TOKYO (Kyodo) -- Japanese and South Korean officials on Friday discussed Tokyo's new restrictions on high-tech exports to South Korea, the first meeting between the two countries since the curbs took effect last week.
But they seem unlikely to move closer to resolving the issue, which has come as diplomatic relations sink to their lowest point in years.
South Korea is calling for the removal of the restrictions, which it says are retaliation for its handling of a dispute over wartime forced labor, while Japan maintains that tighter controls are necessary to address national security concerns.
Japan's top government spokesman, Yoshihide Suga, told a press conference Friday that the working-level meeting in Tokyo is not intended to include "negotiations."
Officials from Japan's Ministry of Economy, Trade and Industry are slated to explain to South Korean counterparts the reasoning behind the decision to restrict exports of three chemicals used in the production of semiconductors and display panels.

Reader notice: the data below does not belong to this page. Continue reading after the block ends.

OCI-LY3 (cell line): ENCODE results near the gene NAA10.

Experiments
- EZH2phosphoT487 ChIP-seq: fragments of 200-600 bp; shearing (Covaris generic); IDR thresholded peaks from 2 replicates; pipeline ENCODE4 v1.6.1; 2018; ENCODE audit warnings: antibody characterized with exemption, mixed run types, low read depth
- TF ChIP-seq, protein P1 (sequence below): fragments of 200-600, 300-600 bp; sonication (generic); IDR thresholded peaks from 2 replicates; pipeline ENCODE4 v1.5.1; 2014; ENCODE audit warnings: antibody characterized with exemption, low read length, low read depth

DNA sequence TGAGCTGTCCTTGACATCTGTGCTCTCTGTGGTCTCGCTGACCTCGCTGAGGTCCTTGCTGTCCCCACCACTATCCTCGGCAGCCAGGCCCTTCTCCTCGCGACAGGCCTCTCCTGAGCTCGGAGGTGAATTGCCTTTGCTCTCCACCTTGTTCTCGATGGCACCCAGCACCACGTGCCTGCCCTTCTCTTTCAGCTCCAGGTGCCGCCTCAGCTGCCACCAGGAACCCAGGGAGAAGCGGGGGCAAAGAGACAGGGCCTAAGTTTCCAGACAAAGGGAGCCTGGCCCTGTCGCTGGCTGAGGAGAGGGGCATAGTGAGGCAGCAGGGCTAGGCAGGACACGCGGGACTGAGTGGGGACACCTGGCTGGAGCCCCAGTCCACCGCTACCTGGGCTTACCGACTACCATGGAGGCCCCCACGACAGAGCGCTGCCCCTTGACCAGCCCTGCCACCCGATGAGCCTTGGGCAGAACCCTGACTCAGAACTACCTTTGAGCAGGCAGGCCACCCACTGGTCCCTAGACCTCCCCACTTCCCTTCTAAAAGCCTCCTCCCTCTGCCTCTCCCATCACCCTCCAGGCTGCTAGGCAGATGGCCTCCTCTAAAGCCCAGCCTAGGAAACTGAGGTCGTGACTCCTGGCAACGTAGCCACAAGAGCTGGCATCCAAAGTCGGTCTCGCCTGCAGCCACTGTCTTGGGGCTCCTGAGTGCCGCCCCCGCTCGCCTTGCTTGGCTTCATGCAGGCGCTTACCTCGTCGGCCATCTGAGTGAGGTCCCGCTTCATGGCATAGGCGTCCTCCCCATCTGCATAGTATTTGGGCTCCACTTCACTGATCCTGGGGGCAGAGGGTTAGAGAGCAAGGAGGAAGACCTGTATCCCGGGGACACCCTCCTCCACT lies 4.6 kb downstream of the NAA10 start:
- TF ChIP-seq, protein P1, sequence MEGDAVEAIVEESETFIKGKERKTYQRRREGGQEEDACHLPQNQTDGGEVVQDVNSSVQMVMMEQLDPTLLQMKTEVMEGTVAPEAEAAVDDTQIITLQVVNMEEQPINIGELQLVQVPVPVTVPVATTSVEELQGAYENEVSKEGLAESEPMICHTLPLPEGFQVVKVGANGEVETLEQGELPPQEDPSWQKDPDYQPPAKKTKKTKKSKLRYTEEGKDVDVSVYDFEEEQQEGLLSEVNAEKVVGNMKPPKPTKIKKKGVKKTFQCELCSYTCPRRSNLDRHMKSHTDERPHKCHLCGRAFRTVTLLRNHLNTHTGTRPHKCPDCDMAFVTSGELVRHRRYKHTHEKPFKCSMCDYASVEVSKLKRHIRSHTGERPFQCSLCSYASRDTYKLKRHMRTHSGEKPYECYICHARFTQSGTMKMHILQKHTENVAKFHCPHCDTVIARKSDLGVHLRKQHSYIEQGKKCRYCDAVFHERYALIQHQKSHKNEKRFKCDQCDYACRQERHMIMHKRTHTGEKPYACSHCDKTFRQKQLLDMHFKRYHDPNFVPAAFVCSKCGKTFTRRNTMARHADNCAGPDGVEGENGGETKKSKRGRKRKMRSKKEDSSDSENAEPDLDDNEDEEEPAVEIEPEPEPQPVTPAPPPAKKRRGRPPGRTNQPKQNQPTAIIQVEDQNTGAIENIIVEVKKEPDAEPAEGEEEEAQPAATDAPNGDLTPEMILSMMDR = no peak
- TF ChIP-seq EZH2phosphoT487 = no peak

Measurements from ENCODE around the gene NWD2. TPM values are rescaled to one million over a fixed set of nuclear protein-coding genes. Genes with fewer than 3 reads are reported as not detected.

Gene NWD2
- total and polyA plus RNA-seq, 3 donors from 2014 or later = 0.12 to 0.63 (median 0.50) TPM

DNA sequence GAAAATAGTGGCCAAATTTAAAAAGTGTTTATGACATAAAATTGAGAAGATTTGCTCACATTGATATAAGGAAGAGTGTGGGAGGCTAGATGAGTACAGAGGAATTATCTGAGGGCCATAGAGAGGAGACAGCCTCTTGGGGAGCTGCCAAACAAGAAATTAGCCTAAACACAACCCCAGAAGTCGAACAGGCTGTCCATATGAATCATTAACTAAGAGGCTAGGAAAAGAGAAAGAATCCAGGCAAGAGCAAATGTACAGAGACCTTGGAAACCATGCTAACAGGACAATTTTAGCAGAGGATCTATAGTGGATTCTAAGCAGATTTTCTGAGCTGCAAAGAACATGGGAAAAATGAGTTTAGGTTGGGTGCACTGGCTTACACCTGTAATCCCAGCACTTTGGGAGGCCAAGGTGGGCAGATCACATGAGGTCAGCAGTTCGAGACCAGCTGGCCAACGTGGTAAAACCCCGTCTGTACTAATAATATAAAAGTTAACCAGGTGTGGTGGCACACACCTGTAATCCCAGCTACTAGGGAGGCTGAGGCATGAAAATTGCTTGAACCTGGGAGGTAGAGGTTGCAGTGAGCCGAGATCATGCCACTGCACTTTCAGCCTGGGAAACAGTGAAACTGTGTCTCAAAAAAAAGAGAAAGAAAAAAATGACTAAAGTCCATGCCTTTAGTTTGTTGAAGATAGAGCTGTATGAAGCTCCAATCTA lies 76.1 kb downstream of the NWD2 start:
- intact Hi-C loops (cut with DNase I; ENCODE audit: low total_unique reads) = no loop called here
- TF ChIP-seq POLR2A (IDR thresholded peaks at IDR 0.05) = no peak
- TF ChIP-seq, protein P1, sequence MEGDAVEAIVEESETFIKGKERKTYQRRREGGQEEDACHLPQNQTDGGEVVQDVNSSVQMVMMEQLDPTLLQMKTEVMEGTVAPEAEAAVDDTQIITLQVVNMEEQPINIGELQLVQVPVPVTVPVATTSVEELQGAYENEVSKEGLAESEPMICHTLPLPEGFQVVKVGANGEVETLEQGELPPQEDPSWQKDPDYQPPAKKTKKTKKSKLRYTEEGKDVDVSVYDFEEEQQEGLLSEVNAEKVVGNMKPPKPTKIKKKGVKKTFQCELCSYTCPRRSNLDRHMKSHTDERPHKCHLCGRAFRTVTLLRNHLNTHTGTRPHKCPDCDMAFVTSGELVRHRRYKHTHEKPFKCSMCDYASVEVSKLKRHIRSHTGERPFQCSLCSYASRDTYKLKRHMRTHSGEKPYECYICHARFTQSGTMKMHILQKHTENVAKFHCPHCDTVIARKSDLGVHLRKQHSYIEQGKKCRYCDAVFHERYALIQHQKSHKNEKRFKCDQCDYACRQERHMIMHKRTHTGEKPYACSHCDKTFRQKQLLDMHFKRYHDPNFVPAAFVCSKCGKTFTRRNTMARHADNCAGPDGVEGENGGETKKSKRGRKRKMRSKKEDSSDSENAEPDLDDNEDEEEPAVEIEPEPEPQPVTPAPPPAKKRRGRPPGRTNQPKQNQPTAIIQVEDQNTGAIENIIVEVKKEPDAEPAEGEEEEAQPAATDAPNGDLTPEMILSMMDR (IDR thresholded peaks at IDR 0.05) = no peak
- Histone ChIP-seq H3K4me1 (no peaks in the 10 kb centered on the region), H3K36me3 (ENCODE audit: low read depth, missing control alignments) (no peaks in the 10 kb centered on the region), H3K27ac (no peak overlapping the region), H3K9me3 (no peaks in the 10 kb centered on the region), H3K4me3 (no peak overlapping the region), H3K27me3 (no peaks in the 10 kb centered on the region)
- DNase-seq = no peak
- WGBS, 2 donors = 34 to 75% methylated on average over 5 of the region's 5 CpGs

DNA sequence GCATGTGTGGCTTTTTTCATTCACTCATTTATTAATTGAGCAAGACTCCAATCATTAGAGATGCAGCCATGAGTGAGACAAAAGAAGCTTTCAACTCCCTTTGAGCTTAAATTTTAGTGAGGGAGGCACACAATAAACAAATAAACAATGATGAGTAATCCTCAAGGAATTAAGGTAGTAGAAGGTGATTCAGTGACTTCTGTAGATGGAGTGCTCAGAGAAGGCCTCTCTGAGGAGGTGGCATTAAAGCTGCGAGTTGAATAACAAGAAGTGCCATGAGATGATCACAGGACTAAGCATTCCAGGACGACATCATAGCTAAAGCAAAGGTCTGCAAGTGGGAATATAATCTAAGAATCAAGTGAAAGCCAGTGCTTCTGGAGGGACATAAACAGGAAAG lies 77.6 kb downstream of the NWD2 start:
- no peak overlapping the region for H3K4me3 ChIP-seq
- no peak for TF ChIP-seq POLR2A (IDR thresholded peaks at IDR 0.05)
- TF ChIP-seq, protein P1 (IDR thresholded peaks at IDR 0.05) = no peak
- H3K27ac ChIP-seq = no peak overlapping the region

As of Thursday last week, Japanese firms are required to acquire individual licenses to export the three chemicals -- fluorinated polyimide, hydrogen fluoride and resist -- to South Korea, which can take around 90 days. Previously, South Korea had enjoyed preferred status that allowed it to bypass the process.
The restrictions are expected to hurt South Korean exports, of which semiconductors account for around 20 percent. Manufacturers such as Samsung Electronics Co. and SK Hynix Inc. rely on Japanese suppliers for the vast majority of the materials.
The move was announced amid a standstill in a dispute over South Korean court decisions ordering Japanese companies to compensate victims of forced labor during Japan's 1910-1945 colonial rule of the Korean Peninsula.
The companies have refused to comply, in line with Japan's stance that the issue of compensation was resolved under a 1965 treaty that established diplomatic relations between the countries. Lawyers for the plaintiffs have threatened to liquidate the companies' seized assets.
Japan has asked South Korea to establish an arbitration panel involving a third country, to resolve the dispute, while South Korea has proposed pooling funds from Japanese and South Korean firms to compensate the victims, but so far neither side has budged.